By measuring the changes in working capital, FCF provides valuable insights into a company’s value and fundamental health.
- Accounts payable (outflow) decreasing trend indicates faster payment requests from vendors.
- If its accounts receivables (inflow) have fallen, the company might be getting cash faster from its customers if its accounts receivables (inflow) have decreased.
- A rise in inventory (outflows) may indicate unsold products are accumulating.
- A measure of profitability that includes working capital adds layers of insight to the income statement.
Limitations of FCF
Although, FCF has many benefits, and it is a great metric to analyze the financial health of a company, but it also has some limitations.
Let’s see what it is.
A major limitation of FCF is that all capital expenditures are accounted for at the time of acquisition instead of overtime in the main financial statements. Thus, FCF makes it easier to misconstrue a company’s cash position during periods when capital acquisitions are made and overstate it during subsequent periods.
How FCF differs from
- Net Cash flow
Net cash flow is the result of operations, investments, and financing. Using FCF, it is possible to determine a business’s present value. To measure the business’s actual net cash inflow, you must figure out its basic cash flow.
- Operating cash flow
FCF is the amount of cash generated by a company’s regular activities before interest payments and after deductible capital expenditures. On the other hand, Cash generated from standard business operations is operating cash flow.
- Net income
Net income and earnings measure profitability; free cash flow, on the other hand, excludes non-cash expenses and includes the cost of equipment and assets, along with the change in working capital.
When comparing the performance of different companies, EBITDA can be a better measure. EBITDA may also provide a better means of comparing performance between companies.
What is a GOOD Free Cash Flow (FCF)?
Free Cash Flow is a very good indicator when looking at stock trends. In addition, it can also be used in the opposite case.
Good FCF Indicator
You can simplify your analysis by using the trend of FCF.
- Analysts adhere to the theory that actual performance is evaluated over time rather than on absolute values such as sales, profit, or FCF. A positive trend in FCF must correlate with positive trends in stock prices if fundamentals drive stock prices.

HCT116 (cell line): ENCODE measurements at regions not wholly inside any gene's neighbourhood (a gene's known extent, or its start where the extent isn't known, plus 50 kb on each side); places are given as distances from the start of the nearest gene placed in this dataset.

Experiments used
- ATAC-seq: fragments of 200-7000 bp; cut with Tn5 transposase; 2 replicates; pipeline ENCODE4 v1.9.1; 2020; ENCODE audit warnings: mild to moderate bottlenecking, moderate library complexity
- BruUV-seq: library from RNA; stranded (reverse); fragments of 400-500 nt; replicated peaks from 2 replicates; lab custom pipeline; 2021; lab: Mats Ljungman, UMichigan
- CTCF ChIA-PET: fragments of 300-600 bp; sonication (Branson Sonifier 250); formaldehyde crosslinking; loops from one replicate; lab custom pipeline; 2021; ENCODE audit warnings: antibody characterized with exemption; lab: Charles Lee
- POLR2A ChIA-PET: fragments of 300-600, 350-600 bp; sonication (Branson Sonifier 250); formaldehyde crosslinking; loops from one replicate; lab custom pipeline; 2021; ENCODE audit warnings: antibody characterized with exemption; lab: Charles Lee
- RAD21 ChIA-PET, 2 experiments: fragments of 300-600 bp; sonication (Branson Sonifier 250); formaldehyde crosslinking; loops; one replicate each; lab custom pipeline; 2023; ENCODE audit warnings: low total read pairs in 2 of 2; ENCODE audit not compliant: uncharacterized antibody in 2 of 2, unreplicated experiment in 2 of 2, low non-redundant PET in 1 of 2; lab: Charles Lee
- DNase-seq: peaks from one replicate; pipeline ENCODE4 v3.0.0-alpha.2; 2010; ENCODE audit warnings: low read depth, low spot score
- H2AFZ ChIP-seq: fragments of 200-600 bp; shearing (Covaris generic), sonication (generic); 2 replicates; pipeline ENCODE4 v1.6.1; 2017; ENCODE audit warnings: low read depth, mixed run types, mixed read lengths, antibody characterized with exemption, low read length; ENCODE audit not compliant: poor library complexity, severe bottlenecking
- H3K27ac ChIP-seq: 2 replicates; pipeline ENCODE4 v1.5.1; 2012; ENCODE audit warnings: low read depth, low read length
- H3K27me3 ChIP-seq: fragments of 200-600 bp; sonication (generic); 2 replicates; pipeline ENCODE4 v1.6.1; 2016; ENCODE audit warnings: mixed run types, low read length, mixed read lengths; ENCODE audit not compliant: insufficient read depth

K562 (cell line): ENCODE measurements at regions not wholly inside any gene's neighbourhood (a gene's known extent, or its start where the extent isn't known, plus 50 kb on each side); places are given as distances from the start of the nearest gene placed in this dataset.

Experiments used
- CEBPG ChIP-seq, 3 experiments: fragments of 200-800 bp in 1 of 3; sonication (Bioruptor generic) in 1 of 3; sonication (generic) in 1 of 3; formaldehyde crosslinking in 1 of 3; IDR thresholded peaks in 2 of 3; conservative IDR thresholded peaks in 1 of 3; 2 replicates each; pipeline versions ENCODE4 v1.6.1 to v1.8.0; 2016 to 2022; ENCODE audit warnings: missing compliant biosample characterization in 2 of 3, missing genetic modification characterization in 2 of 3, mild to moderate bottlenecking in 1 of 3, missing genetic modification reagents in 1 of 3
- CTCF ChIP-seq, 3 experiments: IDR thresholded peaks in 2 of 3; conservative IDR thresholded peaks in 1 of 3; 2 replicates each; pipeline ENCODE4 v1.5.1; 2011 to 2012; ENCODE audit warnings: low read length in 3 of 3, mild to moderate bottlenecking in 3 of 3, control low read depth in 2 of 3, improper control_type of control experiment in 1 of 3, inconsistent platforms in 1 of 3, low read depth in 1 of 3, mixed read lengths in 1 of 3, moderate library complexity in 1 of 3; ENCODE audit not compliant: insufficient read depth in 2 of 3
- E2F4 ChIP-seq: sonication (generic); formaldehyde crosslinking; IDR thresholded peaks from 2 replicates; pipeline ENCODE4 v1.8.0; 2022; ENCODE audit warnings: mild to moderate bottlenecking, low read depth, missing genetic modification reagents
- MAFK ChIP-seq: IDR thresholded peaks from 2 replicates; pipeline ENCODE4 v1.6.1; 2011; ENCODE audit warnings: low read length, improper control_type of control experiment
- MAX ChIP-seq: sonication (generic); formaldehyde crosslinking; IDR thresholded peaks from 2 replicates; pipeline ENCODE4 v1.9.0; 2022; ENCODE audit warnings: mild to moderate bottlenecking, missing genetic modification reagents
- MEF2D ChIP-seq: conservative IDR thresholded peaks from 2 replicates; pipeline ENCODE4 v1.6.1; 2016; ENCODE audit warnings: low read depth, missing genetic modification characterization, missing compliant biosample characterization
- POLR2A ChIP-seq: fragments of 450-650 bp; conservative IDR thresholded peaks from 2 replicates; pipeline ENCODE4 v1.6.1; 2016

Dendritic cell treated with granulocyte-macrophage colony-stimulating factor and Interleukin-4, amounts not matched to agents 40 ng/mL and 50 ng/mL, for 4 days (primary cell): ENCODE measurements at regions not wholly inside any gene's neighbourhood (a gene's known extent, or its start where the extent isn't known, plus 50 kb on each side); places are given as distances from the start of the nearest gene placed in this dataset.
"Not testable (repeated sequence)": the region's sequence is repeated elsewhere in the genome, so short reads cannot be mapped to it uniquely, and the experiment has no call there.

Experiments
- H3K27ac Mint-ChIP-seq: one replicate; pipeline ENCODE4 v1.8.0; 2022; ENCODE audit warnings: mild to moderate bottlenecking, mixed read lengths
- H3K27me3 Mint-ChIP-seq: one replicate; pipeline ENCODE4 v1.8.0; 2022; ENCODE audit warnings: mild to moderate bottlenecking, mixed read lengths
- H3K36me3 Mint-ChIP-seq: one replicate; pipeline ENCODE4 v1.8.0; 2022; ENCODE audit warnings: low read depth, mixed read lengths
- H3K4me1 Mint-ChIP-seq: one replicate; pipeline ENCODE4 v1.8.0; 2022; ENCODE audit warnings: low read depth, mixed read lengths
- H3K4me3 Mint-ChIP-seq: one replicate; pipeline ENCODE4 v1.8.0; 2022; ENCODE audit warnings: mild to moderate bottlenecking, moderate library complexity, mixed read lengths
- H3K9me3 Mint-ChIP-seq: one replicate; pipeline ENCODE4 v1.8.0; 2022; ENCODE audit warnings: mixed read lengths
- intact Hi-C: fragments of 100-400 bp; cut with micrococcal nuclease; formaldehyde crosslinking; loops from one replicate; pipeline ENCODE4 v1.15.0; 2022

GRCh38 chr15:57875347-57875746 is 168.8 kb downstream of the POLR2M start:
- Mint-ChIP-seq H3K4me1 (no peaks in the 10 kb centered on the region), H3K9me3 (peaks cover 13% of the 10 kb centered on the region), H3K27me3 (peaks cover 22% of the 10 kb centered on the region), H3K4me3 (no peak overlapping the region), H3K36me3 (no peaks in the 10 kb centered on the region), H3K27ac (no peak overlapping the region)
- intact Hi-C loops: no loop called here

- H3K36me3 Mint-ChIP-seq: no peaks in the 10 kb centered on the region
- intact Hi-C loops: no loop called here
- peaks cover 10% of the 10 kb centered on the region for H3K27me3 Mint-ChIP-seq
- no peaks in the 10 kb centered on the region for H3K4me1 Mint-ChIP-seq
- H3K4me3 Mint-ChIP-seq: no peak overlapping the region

- A common approach to determining risk is to resolve it by the trend of FCF. Bullish trends in FCF are less likely to be disrupted in the future if the direction of the stock has been stable over the last four to five years.
- Falling FCF trends, including FCF trends quite different from earnings growth and sales growth, suggest that a company’s price performance will be negative in the future.
Levered vs. Unlevered FCF
Levered FCF is one type of FCF, while unlevered free cash flow is another.
Levered free cash flow represents the remaining funds after debt and interest when the debt has been paid. While the funds leftover, before interest is paid is known as unlevered free cash flow.
Levered FCF is a better measurement to evaluate a business, as the debt levels are a key indicator of potential bankruptcy risk. The smaller the gap between the companies’ levered and unlevered cash flow, the less it will have leftover to meet debt obligations.
- Analyzing the financial health of a company using FCF is an important part of investing. After operating expenses and capital expenditures have been accounted for, it looks at how much cash remains.
- An organization with a high FCF, typically known as free cash flow, is healthier, has a better chance of paying dividends, paying down debt, and contributing to growth.
- In addition to FCF, investors use a variety of other financial metrics to assess a company’s health.
- More importantly, to examine the actual performance of a firm, one cannot evaluate it on the absolute values such as FCF or profit. It needs to examine over time to identify accurate results.
Hira Aziz - Author
She is a Business Content writer and Management contributor at 12Manage.com, where she contributes a business article weekly. She has over 2 years of experience in writing about accounting, finance, and business.